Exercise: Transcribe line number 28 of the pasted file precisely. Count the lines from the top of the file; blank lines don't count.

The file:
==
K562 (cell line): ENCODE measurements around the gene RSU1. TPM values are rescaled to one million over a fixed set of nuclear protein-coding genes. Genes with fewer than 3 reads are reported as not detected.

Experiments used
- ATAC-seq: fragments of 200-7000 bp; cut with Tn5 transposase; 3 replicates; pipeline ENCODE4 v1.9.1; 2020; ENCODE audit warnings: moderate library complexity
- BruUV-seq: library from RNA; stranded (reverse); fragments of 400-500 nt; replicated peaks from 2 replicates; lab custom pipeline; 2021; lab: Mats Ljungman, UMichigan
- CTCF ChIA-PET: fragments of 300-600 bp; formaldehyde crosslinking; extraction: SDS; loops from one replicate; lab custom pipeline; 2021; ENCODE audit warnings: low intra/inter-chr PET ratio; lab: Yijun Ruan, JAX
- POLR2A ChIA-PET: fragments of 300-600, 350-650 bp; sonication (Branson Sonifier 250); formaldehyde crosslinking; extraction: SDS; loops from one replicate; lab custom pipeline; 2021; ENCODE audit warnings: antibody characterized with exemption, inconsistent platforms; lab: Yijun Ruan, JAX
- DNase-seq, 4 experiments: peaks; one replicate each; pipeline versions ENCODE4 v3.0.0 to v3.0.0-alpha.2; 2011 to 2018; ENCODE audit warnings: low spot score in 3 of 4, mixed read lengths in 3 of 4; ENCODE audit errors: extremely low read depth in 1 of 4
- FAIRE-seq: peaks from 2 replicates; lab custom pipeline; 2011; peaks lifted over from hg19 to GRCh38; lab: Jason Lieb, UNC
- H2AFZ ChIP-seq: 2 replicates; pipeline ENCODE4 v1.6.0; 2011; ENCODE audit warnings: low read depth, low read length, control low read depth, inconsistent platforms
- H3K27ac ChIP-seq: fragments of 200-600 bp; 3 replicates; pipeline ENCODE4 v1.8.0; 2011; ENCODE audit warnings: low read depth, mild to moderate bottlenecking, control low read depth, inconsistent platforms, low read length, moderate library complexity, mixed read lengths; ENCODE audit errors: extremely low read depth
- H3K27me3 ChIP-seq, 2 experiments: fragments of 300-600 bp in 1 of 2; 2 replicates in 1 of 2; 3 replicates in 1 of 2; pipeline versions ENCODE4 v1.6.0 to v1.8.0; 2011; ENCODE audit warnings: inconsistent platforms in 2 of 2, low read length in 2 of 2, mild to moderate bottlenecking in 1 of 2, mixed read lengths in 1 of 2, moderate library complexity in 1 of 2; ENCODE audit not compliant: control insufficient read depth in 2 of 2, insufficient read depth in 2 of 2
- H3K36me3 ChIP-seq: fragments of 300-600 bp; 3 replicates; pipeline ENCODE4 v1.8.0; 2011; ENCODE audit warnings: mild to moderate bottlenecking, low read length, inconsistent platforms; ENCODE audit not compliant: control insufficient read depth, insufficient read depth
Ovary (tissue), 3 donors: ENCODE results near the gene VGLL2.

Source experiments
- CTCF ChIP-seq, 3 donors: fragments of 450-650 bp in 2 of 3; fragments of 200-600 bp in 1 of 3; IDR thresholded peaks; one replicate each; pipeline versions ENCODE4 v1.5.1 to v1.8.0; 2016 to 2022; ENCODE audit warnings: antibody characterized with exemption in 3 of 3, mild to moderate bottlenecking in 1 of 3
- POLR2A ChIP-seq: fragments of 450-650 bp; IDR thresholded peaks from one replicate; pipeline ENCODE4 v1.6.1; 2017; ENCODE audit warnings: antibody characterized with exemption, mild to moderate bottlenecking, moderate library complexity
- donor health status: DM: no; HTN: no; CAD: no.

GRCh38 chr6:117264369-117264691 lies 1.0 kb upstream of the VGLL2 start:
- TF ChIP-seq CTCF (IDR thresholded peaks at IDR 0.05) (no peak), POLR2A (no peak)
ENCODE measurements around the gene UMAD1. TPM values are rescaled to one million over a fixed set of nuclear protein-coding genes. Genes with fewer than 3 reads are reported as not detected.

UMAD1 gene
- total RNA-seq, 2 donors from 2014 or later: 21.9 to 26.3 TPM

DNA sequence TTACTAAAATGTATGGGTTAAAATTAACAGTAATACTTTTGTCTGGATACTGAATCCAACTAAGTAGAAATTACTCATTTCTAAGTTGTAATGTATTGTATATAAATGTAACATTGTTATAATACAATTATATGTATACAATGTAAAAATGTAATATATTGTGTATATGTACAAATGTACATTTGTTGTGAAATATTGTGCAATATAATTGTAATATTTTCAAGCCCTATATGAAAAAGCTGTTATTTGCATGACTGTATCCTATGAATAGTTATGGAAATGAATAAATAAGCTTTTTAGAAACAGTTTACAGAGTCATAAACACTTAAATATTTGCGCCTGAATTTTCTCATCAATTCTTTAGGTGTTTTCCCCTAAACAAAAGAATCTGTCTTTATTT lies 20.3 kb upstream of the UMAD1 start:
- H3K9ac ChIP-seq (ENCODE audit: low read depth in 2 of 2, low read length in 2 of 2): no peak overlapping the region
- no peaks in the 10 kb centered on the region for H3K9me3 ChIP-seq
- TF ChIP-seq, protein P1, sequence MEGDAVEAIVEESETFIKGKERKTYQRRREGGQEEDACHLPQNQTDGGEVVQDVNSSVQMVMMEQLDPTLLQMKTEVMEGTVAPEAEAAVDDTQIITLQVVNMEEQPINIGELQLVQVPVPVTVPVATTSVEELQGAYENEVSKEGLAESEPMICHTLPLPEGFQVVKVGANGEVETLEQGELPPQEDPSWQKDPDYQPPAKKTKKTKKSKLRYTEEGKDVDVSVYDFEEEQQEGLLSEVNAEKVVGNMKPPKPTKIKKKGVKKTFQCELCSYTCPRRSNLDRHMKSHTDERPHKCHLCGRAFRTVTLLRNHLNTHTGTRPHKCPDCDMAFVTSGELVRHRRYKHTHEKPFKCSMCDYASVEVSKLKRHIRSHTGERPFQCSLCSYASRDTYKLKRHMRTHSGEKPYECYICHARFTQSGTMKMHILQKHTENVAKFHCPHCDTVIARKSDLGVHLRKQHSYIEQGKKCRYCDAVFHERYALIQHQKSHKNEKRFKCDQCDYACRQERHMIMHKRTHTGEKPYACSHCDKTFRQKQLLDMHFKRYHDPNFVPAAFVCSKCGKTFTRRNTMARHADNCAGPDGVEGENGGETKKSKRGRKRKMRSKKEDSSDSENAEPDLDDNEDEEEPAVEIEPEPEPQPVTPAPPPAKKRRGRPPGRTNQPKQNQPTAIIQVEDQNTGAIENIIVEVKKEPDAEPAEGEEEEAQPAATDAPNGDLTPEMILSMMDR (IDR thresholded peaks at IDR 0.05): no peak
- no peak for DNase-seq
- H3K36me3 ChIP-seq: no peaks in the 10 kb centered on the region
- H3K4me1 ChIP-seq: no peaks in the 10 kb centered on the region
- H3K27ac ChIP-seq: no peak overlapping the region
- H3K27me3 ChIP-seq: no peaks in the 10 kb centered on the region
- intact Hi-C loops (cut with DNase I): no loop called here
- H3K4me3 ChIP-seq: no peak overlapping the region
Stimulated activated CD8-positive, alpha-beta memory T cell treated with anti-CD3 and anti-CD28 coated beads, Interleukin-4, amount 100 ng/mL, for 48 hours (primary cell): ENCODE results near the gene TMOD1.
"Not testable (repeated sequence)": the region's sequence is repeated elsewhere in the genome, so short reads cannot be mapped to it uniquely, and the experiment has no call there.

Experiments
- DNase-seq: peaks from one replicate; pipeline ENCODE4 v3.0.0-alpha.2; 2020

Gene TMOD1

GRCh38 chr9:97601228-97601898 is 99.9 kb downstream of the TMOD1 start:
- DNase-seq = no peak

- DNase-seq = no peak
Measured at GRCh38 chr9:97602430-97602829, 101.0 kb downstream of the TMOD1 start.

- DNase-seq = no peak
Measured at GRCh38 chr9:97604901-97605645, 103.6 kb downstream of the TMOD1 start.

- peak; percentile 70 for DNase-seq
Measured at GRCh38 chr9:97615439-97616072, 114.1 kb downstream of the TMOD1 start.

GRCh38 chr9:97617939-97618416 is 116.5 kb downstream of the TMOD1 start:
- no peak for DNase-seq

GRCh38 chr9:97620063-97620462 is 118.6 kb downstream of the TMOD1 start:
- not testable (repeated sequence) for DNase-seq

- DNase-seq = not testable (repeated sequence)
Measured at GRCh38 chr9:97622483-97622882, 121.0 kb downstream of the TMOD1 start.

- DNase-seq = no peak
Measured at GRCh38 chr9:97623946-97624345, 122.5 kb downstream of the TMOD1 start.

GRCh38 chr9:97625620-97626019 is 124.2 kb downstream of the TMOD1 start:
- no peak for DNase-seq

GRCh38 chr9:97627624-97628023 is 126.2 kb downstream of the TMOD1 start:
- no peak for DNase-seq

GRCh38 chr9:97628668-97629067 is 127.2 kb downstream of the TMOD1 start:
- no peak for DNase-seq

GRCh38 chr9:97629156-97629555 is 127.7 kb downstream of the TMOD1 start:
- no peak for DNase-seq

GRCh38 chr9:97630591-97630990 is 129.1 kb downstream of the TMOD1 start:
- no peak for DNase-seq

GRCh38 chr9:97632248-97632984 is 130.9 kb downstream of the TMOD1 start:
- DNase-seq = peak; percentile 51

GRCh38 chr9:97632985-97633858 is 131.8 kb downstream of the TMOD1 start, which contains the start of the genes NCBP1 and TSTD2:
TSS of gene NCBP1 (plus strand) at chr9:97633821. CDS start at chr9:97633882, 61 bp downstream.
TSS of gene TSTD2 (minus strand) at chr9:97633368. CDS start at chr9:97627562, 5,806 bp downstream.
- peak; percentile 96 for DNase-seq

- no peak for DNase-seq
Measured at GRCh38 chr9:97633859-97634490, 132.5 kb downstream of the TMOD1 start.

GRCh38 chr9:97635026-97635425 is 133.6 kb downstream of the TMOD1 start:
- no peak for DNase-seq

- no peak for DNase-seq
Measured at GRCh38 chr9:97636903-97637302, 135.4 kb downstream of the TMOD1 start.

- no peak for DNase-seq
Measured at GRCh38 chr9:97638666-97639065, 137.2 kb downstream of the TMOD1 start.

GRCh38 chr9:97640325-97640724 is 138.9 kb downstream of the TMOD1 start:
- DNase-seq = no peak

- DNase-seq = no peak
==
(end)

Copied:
- H3K36me3 ChIP-seq: no peaks in the 10 kb centered on the region